It Takes a Village, and That Includes Nannies


I was raised by nannies. That’s not to say my parents weren’t incredibly supportive and always there for me when I needed them — they were, in spades — but they both worked full-time, which they couldn’t have done if my younger brother and I didn’t have someone to watch over us during the day. So we had nannies; live-in help when I was very young, and after-school care until my brother was 7 and I was 11.

I loved most of my nannies. They were like family. I’m Facebook friends with a few of them, and one still called me every year on my birthday until recently. But a few of them acted inappropriately. When I was 8, I was obsessed with my nanny, a singer who played me Alanis Morrisette tape cassettes before any of my friends knew who she was, turning down the sound in the car when she sang, “Are you thinking of me when you fuck her?” She used to take me to hang out at a smoky karaoke bar after school, on the condition that I didn’t snitch to my parents. My mom didn’t tell me why she fired her until years later — it was because she once showed up to our house smelling like alcohol. Another nanny lied about her references — my parents only found out she had never babysat in her life when one of the women she had listed called and confessed that she had never actually been the nanny’s employer. The last nanny I ever had casually asked me if I was smoking pot yet and my mother officially decided that I was old enough to take care of myself.

It goes without saying that none of these anecdotes come anywhere close to what happened last night, when a mother came home to find her nanny stabbing herself in the neck, her two young children already killed with the same knife. But it makes me think about how my mother didn’t really have time to figure out how much she trusted the women who drove my brother and I to school and gave us homemade presents on our birthdays and made us soup when we were sick and told us stories about their own lives. She called references, of course, but she mostly trusted her own instincts. “You do as much due diligence as you can,” she told me when I called her today to ask if she felt guilty leaving me at home with women who were, at least at first, practically strangers. “I didn’t feel bad if I had confidence in them,” she said. “But how can you ever totally trust someone with your children?” I asked her. She didn’t really sympathize with the scores of worried mothers out there (on UrbanBaby, at least) who can’t justify childcare any longer. “You can get a pretty good sense of someone from background checks and your own observations,” she said. “I never thought any of your nannies would potentially kill you. Some of them just turned out to be idiots.”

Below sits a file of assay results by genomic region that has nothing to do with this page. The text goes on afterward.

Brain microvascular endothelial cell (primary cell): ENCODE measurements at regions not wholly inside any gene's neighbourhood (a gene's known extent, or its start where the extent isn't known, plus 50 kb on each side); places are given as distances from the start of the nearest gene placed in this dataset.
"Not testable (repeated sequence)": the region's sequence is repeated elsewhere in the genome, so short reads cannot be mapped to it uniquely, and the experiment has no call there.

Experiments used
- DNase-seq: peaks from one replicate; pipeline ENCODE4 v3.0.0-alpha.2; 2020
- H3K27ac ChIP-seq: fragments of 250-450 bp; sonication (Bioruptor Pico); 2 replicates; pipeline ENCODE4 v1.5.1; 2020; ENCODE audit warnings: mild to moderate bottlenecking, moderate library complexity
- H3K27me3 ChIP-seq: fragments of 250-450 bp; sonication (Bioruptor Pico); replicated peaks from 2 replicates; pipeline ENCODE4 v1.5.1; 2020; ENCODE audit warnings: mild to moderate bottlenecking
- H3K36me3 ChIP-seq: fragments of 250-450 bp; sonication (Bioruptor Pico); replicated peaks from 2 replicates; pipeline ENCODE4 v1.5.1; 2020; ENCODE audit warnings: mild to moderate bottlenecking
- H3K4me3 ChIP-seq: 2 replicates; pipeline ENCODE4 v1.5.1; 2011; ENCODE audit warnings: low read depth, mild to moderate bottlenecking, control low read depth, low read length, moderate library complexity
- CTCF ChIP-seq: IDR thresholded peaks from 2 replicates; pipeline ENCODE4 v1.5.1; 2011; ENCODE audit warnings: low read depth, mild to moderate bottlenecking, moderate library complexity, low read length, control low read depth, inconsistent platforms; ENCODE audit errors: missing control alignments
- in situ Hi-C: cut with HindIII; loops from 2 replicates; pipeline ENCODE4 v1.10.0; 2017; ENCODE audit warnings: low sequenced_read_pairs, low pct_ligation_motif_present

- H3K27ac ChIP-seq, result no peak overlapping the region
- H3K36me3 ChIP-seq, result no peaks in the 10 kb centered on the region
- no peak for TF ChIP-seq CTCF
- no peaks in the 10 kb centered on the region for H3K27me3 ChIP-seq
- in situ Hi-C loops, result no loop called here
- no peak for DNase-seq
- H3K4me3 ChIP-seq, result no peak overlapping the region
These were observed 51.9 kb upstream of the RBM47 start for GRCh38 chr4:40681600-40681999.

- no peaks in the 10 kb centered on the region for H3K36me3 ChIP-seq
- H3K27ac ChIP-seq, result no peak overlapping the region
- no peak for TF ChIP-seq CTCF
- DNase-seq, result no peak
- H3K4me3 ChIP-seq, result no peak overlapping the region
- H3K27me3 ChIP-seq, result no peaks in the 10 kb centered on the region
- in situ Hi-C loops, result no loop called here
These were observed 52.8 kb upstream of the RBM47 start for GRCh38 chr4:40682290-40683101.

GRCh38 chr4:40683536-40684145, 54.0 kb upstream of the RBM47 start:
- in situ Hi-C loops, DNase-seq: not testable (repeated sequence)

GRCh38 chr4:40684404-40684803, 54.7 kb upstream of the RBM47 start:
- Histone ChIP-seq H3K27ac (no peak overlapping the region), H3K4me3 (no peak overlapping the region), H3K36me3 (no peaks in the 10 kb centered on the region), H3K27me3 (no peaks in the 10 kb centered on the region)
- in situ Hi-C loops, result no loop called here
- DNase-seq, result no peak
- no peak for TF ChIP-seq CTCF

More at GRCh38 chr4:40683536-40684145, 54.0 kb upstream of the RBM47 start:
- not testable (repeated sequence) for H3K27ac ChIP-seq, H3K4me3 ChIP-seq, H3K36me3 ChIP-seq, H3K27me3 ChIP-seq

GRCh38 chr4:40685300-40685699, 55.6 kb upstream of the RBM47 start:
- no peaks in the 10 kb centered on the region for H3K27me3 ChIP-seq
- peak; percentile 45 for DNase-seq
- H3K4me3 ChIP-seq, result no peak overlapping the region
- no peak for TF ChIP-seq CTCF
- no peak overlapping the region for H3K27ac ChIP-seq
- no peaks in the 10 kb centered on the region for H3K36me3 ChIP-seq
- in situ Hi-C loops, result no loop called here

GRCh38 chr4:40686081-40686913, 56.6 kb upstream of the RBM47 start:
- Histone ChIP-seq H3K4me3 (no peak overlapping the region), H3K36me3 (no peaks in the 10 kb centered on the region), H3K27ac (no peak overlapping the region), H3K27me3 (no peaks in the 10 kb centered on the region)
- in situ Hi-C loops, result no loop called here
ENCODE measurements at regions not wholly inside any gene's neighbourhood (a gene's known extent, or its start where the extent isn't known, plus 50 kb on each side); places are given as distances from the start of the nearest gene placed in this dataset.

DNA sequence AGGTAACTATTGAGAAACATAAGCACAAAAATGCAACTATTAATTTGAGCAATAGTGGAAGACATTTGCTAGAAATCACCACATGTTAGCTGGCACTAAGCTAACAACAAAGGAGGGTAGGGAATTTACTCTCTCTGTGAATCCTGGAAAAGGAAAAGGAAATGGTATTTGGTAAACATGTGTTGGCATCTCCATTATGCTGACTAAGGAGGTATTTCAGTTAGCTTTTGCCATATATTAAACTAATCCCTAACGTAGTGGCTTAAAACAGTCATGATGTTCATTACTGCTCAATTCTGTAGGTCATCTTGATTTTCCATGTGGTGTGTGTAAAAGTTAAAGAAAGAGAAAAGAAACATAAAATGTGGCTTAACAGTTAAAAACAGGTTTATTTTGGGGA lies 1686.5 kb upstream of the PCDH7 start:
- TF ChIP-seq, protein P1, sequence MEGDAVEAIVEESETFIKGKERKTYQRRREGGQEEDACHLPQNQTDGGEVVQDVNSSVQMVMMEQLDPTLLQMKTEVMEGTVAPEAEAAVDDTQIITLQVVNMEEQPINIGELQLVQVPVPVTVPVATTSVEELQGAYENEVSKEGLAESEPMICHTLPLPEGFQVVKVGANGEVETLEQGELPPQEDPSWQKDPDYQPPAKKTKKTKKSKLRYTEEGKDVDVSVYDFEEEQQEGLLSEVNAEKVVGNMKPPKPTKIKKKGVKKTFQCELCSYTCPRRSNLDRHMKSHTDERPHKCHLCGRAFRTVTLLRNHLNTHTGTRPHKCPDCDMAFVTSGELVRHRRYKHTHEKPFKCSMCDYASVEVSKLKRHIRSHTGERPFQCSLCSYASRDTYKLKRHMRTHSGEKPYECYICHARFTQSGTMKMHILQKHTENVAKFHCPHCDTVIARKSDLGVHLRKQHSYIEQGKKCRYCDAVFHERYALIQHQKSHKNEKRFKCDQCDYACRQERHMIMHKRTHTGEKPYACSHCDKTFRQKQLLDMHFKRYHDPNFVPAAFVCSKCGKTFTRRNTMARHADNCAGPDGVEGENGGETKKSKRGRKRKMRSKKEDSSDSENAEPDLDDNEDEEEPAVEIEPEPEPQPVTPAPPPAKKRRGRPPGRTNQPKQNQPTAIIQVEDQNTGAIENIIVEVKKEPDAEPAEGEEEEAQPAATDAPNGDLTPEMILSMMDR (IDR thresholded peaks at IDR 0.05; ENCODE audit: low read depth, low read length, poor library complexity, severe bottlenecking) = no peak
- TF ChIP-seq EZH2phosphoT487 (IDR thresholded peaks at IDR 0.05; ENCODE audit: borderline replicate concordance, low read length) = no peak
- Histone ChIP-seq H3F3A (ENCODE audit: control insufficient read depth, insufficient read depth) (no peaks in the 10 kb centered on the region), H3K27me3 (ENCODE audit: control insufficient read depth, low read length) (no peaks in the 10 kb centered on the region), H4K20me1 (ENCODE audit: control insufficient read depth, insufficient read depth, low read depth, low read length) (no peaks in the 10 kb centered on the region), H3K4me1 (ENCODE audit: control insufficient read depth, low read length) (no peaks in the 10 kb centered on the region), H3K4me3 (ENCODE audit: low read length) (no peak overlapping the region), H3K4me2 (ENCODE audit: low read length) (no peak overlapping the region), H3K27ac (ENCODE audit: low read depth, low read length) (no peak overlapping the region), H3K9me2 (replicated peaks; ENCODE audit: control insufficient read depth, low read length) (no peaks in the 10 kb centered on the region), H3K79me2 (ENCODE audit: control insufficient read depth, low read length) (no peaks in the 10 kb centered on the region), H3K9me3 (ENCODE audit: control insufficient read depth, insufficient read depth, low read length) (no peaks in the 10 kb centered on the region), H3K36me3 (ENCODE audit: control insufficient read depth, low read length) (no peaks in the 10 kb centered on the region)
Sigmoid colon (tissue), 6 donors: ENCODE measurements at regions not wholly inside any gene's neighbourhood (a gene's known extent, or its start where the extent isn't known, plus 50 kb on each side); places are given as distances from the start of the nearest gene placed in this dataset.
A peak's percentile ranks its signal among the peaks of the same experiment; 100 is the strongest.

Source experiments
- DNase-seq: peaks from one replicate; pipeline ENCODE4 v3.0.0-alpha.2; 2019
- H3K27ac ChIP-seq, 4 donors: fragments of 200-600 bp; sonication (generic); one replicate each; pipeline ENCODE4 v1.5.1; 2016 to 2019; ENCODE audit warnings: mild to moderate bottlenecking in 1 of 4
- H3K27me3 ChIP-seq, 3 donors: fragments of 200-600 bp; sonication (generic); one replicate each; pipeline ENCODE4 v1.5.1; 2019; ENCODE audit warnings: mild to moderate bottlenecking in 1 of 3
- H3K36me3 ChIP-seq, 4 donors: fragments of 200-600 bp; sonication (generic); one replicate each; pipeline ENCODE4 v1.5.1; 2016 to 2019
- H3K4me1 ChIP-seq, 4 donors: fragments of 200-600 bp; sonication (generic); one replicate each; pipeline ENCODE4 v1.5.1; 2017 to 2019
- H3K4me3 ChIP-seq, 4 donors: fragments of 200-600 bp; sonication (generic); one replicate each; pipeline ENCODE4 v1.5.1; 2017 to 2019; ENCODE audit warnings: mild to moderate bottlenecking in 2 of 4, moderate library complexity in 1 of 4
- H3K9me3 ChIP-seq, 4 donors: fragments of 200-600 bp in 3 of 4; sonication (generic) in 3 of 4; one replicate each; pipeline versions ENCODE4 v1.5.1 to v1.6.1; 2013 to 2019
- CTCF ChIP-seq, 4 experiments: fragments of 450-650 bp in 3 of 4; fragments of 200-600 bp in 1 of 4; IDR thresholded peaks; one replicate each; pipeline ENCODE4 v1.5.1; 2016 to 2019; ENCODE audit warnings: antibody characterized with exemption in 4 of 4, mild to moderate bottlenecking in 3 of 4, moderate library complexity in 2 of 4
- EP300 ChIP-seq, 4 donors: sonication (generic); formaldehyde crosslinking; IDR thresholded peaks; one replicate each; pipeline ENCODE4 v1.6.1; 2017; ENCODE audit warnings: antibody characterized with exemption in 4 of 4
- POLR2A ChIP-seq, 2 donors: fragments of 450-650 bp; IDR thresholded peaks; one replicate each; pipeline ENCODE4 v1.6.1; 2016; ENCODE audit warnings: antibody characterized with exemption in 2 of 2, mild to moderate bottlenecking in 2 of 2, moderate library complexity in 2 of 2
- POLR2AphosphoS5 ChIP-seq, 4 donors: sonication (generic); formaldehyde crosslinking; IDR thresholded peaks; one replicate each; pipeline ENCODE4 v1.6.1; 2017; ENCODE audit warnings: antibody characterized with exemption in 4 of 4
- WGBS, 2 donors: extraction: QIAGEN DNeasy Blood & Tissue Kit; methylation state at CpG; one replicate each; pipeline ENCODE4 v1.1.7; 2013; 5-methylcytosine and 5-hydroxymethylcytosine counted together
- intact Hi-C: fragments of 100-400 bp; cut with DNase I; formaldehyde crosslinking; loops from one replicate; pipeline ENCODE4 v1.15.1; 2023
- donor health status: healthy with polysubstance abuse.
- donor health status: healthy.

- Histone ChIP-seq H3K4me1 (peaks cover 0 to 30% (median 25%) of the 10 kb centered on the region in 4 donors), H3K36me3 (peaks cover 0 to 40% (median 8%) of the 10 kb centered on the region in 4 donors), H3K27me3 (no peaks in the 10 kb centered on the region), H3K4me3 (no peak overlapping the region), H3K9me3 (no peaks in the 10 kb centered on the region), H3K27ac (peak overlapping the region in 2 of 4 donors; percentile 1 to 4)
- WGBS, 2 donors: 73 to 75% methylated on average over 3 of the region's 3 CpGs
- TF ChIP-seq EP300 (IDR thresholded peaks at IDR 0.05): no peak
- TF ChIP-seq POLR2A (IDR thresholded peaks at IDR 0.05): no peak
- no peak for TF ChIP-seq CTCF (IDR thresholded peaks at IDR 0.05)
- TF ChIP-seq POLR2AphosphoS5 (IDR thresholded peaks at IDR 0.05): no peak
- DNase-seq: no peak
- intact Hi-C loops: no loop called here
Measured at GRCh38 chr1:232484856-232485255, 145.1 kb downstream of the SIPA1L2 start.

And some of them — most of them, really — turned out to be truly amazing women who changed my life for the better. One of my earliest memories is of my longest-running nanny, Hada, comforting me when I was bullied by a kid in my preschool class. Lucy, who I met when she was a counselor at my summer drama camp, let me tag along with her to rehearsals and taught me how to swing dance and let me sing the same Broadway tunes to her over and over and over and over again. I wouldn’t have made it through math class or my first heartbreak without Cynthia, one of the smartest and most graceful women I’ve ever met. Two years after she stopped working for us, my entire family went to her wedding.

I was a nanny for a short time after I graduated from college, and it always surprised me how quickly parents granted me access into their homes and around their children, given that all they knew about me was that I was a normal-looking college graduate who could make their kids giggle when I came over for the preliminary visit. Often they didn’t even check my references — and these were the kind of parents who made sure their kids had organic toothpaste and knew how to compost. (Berkeley parents, naturally.) I held their kids’ lives in my hands, and I was just a confused, broke, and occasionally hungover 21-year-old. Why did they trust me? Because you can only control so many aspects of your life and of your kids’ lives, especially when you have to make it through the day.

Life is scary, and it’s important to be cautious, but there’s no actual way to guarantee that tragedy won’t strike. My parents wouldn’t have been able to continue working full-time if they hadn’t let strangers — who, more often than not, turned into unforgettable close confidants and role models — into our house and our lives. Can you ever really trust anyone to take care of your own children? Maybe not. But you can’t not, either.

Image via Skovoroda/Shutterstock.

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